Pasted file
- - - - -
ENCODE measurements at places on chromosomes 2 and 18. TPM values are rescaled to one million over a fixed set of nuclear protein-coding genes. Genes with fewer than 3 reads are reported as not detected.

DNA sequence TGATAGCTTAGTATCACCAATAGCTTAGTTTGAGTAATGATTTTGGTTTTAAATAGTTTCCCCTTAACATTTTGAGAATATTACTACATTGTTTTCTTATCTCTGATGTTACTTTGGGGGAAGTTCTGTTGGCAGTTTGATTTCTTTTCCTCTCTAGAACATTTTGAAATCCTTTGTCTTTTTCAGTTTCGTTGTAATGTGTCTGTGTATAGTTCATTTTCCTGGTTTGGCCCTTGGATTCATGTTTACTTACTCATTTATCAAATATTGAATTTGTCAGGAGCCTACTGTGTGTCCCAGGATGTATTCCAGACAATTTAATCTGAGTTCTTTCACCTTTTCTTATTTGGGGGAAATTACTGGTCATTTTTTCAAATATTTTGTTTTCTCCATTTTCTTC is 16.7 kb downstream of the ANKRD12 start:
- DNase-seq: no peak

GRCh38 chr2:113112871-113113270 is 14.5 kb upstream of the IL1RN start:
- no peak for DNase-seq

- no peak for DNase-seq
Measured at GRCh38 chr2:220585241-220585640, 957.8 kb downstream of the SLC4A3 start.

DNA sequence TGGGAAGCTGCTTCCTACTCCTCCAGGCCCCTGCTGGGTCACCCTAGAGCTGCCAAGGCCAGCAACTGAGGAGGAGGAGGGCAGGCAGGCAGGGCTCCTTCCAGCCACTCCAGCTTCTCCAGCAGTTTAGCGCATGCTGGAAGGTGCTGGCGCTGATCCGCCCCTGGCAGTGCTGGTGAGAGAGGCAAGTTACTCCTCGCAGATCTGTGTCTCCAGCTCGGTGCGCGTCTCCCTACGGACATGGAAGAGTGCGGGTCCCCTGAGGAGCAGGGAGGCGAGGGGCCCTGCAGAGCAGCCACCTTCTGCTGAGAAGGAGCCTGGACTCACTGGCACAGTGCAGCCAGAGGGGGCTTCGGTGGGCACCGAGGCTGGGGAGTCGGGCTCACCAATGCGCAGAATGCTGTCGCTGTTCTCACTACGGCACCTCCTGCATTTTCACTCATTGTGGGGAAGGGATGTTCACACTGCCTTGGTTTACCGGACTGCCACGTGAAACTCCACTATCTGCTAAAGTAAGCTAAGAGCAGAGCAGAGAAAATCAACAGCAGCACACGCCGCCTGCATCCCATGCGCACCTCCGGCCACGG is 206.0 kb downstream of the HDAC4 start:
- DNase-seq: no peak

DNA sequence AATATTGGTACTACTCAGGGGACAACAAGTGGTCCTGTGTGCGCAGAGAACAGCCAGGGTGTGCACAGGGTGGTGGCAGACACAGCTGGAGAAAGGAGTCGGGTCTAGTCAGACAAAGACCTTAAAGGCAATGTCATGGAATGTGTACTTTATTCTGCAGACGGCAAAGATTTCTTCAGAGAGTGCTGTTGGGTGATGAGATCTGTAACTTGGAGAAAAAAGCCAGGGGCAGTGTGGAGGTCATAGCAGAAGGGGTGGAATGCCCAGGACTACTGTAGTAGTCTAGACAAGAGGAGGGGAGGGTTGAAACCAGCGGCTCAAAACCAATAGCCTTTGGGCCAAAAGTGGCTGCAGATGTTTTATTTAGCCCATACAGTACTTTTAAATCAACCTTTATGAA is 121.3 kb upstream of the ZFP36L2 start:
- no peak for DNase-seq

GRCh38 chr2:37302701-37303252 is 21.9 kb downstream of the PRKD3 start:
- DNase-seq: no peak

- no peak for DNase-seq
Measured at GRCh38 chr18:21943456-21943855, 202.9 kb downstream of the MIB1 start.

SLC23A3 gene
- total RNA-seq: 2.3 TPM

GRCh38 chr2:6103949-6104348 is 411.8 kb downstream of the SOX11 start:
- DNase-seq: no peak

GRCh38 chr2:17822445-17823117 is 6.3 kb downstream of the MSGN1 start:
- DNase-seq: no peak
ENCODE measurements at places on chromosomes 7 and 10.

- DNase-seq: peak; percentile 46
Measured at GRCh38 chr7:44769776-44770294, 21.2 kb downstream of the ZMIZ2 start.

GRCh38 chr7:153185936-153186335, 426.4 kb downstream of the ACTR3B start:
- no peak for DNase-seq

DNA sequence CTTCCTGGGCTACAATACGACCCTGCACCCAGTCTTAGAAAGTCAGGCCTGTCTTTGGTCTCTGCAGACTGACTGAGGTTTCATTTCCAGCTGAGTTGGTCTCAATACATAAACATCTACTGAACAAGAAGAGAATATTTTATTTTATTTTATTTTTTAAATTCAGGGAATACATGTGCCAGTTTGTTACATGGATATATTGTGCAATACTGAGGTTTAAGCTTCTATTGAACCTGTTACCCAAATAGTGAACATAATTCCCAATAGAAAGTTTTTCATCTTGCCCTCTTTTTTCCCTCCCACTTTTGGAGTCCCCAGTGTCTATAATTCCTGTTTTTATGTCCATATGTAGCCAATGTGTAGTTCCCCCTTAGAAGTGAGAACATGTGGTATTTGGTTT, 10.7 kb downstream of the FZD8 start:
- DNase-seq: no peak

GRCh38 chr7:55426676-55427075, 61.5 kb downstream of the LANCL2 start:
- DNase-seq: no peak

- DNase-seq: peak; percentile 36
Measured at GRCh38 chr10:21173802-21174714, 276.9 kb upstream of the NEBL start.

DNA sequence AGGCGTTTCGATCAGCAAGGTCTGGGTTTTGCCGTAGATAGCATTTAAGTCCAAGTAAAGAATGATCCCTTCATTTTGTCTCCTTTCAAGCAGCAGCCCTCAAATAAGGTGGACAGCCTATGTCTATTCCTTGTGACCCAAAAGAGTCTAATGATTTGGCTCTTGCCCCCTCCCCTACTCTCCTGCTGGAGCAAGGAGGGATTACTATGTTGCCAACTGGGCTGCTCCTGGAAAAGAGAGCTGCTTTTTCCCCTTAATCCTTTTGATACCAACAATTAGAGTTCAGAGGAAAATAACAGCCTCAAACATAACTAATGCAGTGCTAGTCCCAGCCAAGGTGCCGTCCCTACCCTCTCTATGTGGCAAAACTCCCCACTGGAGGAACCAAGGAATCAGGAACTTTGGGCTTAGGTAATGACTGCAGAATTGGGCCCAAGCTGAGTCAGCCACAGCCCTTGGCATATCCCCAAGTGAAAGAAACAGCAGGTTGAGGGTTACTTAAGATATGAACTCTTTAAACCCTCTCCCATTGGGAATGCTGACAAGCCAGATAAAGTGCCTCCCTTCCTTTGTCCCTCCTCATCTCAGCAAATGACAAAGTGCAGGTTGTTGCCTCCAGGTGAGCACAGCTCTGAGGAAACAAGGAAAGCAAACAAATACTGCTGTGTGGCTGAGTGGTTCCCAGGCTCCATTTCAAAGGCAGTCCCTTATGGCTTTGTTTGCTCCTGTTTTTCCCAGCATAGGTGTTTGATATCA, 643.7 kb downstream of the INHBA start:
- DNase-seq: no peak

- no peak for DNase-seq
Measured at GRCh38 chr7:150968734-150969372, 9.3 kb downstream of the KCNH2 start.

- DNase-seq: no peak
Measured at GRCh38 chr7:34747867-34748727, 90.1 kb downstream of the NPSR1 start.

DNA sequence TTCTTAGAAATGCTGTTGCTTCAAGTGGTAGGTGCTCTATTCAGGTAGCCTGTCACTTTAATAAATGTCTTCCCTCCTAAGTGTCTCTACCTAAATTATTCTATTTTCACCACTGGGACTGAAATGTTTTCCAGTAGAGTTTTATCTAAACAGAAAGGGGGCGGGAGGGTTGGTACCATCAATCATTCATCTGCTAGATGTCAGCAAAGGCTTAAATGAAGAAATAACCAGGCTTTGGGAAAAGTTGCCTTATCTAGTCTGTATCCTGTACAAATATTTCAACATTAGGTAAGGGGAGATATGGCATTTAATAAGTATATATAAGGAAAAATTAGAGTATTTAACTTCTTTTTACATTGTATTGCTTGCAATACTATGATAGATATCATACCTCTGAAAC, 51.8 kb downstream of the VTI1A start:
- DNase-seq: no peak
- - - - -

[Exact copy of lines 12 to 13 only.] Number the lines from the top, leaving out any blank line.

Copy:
GRCh38 chr2:37302701-37303252 is 21.9 kb downstream of the PRKD3 start:
- DNase-seq: no peak